Online Drum Lessons

Dazed, But Not Confused

by Omar on January 10, 2013

in Article, Education, Product Review

Pearl Forum Jet Black 5pc kit, Sabian cymbals

Pearl Forum Jet Black 5pc kit, Sabian cymbals

Way back when (I’m talking a little more than a couple of years ago now), I wrote an article called “When You Least Expect It”.  The premise of that article was to show how being a little prepared, and a little available, could land you a gig.  Of course, there’s more to it than that, but the bottom line was to keep practicing, play your drum covers (more as an educational tool), and let people know that you want to play in a band.  You keep doing those things, and sooner or later – you’re on!

Even though I had been playing to rock songs, the band mentioned in the article needed a multi-percussionist – a la Walfredo Reyes, Jr.  It was a huge challenge, but because of my practicing I was able to play pretty respectably, and it gave me loads of confidence going forward.

Well, some time has passed since then.  I’ve recorded several more drum covers, and I think I’ve made slight progress each time.  I’m especially proud of my cover of Rush’s “Headlong Flight” and the Genesis medley “Dancing With the Moonlit Knight/The Musical Box ”.  Trust me, this is not for tooting my own horn, but it is to show you what is possible with whatever tools you choose to practice.  I just happen to think that drum covers offer the student many things to keep in mind, which forces discipline, and hence forces you to focus and subsequently play more precisely over time.

So again a friend (a different one this time), after finding out I play drums, asks me if I’d like to play with him in a little band.  Nothing serious, just a get-together on a semi-regular basis playing some tunes with some like-minded musicians.  This time, however, the genre was rock (the main genre, anyway).  This would be a lot more comfortable for me to play instead of mostly Latin tunes, as in the previous band.  It sounded like I would just fit right in, so I was glad to join.

We decided that since we were the elder statesmen of the band, we would have last say on songs.  However, we were definitely open to the input of the rest of the members, otherwise the band wouldn't function.  We started off with just two songs, and have added some more since then.  No need to overwhelm, because it's not like we have to play an actual gig (well, not yet anyways).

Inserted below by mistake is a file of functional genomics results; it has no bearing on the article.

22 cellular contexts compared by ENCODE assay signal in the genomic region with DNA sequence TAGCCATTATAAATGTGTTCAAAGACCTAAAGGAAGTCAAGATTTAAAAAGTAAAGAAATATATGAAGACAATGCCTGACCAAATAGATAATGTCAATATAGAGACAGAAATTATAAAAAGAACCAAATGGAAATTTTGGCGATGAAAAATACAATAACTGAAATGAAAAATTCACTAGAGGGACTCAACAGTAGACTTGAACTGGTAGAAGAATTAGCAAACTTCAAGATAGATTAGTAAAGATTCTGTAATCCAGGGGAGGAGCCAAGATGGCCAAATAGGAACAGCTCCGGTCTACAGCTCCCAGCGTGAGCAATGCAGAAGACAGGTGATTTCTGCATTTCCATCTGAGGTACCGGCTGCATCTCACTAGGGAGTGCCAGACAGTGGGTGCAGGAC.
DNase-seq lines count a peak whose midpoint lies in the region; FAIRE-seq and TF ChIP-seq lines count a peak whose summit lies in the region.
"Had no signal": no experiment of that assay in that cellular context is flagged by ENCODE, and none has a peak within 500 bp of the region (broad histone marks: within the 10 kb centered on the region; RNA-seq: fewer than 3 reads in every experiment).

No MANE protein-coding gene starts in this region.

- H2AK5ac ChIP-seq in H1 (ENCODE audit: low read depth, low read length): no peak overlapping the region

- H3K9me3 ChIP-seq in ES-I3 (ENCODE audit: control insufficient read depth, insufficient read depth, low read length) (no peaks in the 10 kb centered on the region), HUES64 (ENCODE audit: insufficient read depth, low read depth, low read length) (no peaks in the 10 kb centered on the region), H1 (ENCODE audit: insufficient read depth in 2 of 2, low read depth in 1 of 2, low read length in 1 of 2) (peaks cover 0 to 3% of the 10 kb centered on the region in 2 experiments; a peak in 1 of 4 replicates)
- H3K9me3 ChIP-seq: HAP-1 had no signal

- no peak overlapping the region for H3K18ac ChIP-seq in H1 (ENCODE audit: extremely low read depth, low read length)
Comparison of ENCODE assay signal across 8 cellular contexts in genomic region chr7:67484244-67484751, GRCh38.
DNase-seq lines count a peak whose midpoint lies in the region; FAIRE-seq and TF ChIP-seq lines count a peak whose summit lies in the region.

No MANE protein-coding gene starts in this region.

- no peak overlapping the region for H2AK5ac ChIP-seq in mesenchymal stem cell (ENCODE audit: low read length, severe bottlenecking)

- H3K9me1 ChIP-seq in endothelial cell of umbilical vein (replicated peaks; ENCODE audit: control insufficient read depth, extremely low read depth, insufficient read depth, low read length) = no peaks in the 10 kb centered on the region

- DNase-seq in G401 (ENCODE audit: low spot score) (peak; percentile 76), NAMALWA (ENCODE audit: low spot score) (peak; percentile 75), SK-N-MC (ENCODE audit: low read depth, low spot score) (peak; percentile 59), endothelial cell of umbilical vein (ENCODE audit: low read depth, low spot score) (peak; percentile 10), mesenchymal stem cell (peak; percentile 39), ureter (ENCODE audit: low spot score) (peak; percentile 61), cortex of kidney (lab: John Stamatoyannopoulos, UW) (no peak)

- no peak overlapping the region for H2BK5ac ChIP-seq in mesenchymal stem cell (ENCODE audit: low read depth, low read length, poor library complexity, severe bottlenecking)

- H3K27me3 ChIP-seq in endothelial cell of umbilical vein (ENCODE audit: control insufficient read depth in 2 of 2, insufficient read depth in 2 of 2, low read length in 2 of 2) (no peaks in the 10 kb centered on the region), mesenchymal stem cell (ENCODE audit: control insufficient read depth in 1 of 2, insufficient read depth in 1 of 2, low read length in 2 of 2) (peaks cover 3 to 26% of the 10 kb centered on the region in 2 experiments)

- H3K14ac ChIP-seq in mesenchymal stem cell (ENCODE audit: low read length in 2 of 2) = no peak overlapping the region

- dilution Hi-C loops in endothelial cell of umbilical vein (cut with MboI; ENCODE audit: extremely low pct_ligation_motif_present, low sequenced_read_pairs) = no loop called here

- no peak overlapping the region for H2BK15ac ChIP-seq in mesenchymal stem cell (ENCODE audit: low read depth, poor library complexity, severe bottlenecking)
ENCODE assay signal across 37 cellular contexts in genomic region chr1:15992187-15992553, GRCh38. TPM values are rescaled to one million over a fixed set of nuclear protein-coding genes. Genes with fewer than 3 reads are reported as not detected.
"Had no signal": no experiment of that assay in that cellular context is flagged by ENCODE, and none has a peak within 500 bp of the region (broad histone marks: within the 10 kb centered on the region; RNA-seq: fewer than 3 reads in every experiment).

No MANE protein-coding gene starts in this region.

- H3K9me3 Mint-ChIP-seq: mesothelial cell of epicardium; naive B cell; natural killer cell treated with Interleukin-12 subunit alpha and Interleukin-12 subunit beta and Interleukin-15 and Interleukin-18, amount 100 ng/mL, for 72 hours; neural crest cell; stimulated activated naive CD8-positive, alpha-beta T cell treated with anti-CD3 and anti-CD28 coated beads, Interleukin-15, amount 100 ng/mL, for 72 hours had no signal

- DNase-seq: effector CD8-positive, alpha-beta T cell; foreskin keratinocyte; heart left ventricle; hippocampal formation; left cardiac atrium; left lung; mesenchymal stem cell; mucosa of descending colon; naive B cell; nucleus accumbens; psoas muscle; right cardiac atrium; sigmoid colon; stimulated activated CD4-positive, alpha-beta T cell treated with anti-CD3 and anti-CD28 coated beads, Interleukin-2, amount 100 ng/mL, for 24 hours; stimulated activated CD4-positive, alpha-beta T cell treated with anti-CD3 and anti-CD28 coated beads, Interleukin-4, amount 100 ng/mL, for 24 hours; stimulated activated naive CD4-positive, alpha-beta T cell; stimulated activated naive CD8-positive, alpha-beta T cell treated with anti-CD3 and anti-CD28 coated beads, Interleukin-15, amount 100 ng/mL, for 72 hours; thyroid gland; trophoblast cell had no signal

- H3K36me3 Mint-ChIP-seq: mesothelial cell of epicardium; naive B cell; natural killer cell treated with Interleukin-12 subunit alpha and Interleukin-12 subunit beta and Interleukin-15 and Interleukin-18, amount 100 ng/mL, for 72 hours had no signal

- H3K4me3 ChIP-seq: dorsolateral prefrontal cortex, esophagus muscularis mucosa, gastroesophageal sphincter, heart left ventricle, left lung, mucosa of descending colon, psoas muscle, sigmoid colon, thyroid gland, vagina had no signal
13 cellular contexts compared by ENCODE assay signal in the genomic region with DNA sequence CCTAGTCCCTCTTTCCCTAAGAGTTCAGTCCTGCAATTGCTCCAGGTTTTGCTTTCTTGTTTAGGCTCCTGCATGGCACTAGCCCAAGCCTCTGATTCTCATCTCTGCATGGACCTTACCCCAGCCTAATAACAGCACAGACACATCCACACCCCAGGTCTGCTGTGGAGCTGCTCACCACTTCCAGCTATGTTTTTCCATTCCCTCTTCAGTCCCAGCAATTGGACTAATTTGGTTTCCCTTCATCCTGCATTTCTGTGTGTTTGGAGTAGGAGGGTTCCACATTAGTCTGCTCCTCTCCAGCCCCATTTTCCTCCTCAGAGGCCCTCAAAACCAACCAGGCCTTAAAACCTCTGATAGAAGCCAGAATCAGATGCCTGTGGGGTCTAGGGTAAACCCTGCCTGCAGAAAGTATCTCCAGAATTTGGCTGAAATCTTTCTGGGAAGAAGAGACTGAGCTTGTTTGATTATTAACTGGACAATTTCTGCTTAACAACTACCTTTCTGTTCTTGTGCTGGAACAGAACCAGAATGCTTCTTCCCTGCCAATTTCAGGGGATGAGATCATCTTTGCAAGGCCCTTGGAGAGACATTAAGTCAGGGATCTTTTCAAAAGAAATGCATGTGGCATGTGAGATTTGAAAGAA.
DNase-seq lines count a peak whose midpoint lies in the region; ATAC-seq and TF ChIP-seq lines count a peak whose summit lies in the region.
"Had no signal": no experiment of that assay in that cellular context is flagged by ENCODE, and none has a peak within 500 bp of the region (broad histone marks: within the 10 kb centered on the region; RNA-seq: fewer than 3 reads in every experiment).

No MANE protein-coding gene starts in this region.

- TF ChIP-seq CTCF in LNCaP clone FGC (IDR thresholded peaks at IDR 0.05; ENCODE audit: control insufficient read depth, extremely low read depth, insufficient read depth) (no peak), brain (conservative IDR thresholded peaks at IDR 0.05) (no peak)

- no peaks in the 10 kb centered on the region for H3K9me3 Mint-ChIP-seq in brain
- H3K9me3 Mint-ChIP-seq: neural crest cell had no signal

We decided to take the slow approach as far as learning the songs.  We would decide on two songs, as an example, and each member would take those songs and listen to them and rehearse them on their own time, practicing the more difficult parts and what not.  Later, when we got together, we would do a run on the songs, to see how we sound playing them.  Of course, this method worked out great for those who could carry their instruments around, but lugging drums around would be a major chore at best.  But fortunately, that was taken care of.

The keyboardist just happened to have a drum set he was not using, a jet black Pearl Forum 5pc kit.  It was the basic, out of the box kit with the standard Pearl cymbals.  The kit was already 'set up' at our practice location, so I just went over to take a look and start getting familiar with it.  The toms are larger than the ones on my DW Pacific FS kit, so this would take a little getting used to.  The single pedal simply would not do, since I'm used to having a double pedal at my disposal (even if I don't end up using it; I just like it there).  Also, the cymbals were the stock Pearl cymbals that came with the kit, which could not hold a candle to my Sabians.  So a little rearrangement was in order.

Tuning is (almost) everything to the sound of a kit, so right then and there I tuned the bass drum and the floor tom. Everything was tuned way too high, so that needed adjustment right away.  I decided to take the mounted toms and the snare back home to my 'studio' and tune them there.  That way I could use my keyboard if I wanted to tune the toms to a specific pitch, and also I could reference them against my DW Pacific toms.  As mentioned in the article "Name That Tune", I prefer tuning the top and bottom heads to the same pitch - I don't like the pitch to go up or down after striking the head.  So I spend as much time as possible to get that part right.